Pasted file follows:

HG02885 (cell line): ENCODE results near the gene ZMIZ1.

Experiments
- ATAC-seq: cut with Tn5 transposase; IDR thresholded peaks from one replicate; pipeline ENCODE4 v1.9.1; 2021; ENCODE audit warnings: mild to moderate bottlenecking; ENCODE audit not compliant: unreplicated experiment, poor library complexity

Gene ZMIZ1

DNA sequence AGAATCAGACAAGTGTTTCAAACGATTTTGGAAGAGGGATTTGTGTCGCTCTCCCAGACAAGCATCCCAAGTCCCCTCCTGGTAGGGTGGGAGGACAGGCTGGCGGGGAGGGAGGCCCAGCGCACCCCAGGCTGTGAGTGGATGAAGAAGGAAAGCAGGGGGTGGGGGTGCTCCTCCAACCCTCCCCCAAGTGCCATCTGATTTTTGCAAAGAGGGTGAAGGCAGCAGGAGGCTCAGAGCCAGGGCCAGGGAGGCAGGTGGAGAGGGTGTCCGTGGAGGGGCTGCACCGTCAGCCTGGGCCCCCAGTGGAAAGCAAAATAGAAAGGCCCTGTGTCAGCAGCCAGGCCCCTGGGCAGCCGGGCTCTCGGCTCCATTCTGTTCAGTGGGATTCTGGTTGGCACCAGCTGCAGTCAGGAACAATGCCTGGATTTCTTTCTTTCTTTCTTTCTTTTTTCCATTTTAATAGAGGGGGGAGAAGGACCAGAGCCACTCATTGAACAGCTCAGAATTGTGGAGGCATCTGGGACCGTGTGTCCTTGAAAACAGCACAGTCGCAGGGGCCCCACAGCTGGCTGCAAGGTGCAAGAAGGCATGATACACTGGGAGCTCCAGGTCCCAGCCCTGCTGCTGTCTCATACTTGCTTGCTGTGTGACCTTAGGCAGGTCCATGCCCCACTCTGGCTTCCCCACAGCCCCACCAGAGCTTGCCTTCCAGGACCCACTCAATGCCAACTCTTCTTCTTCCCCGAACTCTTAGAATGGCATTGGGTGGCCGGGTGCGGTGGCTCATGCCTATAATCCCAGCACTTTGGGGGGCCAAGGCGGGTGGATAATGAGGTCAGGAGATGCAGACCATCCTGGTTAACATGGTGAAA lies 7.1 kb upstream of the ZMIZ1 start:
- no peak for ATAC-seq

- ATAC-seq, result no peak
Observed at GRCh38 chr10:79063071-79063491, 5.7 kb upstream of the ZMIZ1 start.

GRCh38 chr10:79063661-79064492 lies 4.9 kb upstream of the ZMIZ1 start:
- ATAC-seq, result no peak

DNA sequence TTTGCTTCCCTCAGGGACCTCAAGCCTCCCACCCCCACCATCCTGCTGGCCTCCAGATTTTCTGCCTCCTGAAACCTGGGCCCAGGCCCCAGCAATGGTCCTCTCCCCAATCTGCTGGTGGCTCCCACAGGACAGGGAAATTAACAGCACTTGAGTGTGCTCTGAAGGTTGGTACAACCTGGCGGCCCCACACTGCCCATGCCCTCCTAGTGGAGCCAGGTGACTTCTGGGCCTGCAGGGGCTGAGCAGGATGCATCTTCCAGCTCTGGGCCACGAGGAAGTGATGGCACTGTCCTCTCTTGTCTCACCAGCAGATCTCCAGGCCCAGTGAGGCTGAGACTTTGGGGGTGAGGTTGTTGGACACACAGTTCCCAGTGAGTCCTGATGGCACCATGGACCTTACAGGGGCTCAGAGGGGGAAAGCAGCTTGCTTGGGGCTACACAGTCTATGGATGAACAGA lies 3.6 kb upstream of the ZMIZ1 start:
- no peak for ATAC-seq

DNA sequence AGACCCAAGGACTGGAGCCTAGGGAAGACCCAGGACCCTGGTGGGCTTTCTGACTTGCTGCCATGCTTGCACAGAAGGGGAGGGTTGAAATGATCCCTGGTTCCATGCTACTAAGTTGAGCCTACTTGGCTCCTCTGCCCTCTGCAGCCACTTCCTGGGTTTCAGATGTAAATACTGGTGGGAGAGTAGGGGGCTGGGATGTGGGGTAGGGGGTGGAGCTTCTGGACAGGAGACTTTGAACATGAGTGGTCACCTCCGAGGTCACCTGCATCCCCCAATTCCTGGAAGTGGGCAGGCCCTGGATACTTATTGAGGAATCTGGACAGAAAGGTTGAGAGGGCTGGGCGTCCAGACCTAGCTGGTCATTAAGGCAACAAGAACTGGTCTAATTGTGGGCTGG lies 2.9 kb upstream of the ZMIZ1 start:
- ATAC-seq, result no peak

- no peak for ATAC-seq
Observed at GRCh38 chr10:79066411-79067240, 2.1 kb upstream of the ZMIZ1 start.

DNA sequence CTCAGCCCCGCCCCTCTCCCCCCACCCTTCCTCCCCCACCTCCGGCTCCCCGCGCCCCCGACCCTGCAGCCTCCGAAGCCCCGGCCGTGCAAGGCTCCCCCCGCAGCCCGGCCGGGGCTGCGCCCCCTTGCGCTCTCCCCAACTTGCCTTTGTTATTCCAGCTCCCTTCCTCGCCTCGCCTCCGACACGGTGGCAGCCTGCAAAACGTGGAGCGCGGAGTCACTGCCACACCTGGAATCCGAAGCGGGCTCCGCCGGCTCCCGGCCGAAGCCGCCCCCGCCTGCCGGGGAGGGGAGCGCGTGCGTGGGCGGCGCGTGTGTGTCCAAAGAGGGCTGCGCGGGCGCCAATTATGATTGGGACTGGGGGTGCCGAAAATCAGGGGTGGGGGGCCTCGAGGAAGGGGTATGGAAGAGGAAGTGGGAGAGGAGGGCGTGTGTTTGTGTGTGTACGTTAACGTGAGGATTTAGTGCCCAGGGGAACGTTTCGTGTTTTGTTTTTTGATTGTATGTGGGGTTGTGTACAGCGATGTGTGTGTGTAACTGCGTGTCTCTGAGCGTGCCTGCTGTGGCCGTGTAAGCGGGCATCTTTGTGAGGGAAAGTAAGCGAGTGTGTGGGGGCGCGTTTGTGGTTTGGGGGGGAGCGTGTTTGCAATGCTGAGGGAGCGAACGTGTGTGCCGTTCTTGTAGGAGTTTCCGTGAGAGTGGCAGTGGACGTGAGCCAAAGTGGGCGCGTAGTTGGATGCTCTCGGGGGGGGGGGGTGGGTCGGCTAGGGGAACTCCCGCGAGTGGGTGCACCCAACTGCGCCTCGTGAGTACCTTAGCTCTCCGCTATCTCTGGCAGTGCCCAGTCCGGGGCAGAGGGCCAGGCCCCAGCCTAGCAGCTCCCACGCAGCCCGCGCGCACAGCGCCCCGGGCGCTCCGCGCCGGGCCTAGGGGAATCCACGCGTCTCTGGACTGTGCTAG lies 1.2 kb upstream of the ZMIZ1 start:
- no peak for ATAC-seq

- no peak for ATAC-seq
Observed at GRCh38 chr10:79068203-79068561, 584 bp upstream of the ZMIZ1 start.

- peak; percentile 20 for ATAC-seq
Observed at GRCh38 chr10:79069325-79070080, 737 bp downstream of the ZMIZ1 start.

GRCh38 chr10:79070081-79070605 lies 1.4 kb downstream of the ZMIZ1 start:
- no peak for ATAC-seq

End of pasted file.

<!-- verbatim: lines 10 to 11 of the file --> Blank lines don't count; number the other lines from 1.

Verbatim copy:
- ATAC-seq, result no peak

DNA sequence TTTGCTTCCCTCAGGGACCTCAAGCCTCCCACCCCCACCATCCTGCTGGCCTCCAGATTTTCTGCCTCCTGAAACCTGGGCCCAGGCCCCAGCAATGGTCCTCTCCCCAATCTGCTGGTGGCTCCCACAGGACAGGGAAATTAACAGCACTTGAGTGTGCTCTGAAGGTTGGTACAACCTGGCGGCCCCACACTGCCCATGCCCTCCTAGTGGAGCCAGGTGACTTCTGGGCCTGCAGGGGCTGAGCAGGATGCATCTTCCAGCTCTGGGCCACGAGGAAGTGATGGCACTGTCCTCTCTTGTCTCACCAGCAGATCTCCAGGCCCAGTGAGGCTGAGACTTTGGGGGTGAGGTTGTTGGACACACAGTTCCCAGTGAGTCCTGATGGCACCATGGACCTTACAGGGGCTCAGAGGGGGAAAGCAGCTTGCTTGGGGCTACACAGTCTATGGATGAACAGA lies 3.6 kb upstream of the ZMIZ1 start: